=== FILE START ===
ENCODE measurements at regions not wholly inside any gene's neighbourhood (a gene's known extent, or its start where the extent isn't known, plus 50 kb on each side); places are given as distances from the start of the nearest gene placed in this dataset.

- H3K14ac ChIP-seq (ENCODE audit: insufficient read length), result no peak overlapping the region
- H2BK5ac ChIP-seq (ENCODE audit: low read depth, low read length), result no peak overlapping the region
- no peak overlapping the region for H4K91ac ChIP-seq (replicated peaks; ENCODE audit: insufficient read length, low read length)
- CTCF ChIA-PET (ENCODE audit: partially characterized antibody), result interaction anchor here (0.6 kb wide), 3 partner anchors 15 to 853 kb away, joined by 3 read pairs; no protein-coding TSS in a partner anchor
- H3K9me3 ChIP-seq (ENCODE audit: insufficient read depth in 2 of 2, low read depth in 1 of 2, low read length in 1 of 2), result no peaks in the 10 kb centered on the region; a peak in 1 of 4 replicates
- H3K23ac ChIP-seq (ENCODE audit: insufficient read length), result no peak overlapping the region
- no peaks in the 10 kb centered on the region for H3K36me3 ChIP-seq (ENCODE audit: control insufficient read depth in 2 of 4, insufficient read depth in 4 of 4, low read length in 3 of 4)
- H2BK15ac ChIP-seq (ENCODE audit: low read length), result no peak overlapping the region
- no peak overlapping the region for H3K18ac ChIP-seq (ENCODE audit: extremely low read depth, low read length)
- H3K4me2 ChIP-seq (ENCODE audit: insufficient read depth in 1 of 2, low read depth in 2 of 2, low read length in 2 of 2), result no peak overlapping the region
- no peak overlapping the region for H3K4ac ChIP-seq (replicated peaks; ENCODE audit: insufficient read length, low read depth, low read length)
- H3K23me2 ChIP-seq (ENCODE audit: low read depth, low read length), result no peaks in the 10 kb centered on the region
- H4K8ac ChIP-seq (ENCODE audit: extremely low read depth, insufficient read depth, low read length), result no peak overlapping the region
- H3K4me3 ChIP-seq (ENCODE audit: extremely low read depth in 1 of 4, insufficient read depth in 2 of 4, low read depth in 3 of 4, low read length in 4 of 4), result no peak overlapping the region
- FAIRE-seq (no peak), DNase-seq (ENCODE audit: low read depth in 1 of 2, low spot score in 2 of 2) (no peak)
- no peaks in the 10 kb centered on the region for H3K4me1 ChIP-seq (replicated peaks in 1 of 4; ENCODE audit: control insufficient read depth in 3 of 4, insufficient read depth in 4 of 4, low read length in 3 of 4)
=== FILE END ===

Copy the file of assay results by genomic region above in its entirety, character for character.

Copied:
ENCODE measurements at regions not wholly inside any gene's neighbourhood (a gene's known extent, or its start where the extent isn't known, plus 50 kb on each side); places are given as distances from the start of the nearest gene placed in this dataset.

- H3K14ac ChIP-seq (ENCODE audit: insufficient read length), result no peak overlapping the region
- H2BK5ac ChIP-seq (ENCODE audit: low read depth, low read length), result no peak overlapping the region
- no peak overlapping the region for H4K91ac ChIP-seq (replicated peaks; ENCODE audit: insufficient read length, low read length)
- CTCF ChIA-PET (ENCODE audit: partially characterized antibody), result interaction anchor here (0.6 kb wide), 3 partner anchors 15 to 853 kb away, joined by 3 read pairs; no protein-coding TSS in a partner anchor
- H3K9me3 ChIP-seq (ENCODE audit: insufficient read depth in 2 of 2, low read depth in 1 of 2, low read length in 1 of 2), result no peaks in the 10 kb centered on the region; a peak in 1 of 4 replicates
- H3K23ac ChIP-seq (ENCODE audit: insufficient read length), result no peak overlapping the region
- no peaks in the 10 kb centered on the region for H3K36me3 ChIP-seq (ENCODE audit: control insufficient read depth in 2 of 4, insufficient read depth in 4 of 4, low read length in 3 of 4)
- H2BK15ac ChIP-seq (ENCODE audit: low read length), result no peak overlapping the region
- no peak overlapping the region for H3K18ac ChIP-seq (ENCODE audit: extremely low read depth, low read length)
- H3K4me2 ChIP-seq (ENCODE audit: insufficient read depth in 1 of 2, low read depth in 2 of 2, low read length in 2 of 2), result no peak overlapping the region
- no peak overlapping the region for H3K4ac ChIP-seq (replicated peaks; ENCODE audit: insufficient read length, low read depth, low read length)
- H3K23me2 ChIP-seq (ENCODE audit: low read depth, low read length), result no peaks in the 10 kb centered on the region
- H4K8ac ChIP-seq (ENCODE audit: extremely low read depth, insufficient read depth, low read length), result no peak overlapping the region
- H3K4me3 ChIP-seq (ENCODE audit: extremely low read depth in 1 of 4, insufficient read depth in 2 of 4, low read depth in 3 of 4, low read length in 4 of 4), result no peak overlapping the region
- FAIRE-seq (no peak), DNase-seq (ENCODE audit: low read depth in 1 of 2, low spot score in 2 of 2) (no peak)
- no peaks in the 10 kb centered on the region for H3K4me1 ChIP-seq (replicated peaks in 1 of 4; ENCODE audit: control insufficient read depth in 3 of 4, insufficient read depth in 4 of 4, low read length in 3 of 4)